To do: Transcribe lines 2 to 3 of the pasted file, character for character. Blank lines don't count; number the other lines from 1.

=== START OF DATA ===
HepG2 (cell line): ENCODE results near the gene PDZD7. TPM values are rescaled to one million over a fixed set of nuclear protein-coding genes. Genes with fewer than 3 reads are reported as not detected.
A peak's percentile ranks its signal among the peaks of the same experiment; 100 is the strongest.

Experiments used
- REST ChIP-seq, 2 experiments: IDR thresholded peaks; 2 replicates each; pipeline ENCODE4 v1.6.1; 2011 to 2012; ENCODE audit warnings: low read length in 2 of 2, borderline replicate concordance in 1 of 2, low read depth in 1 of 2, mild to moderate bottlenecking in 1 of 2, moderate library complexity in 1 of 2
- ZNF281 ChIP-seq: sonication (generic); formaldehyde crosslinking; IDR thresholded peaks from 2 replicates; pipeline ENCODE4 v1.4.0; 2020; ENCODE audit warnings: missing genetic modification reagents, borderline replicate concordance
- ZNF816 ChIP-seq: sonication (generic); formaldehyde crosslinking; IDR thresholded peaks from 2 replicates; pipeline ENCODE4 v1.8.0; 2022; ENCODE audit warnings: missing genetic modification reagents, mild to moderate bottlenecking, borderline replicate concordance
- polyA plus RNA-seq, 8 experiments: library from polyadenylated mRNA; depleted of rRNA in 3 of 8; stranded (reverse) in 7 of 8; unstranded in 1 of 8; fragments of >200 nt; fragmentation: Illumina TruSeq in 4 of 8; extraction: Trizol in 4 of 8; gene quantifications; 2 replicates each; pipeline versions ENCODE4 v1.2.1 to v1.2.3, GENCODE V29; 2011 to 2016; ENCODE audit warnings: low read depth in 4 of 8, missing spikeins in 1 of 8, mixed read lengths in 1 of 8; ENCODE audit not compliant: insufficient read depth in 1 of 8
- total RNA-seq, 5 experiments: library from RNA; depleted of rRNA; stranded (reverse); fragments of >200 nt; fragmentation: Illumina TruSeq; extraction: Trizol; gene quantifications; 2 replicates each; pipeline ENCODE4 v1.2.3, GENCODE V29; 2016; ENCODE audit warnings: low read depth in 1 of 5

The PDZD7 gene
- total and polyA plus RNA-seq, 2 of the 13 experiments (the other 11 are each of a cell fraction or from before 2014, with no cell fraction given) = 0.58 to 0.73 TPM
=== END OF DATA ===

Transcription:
A peak's percentile ranks its signal among the peaks of the same experiment; 100 is the strongest.

Experiments used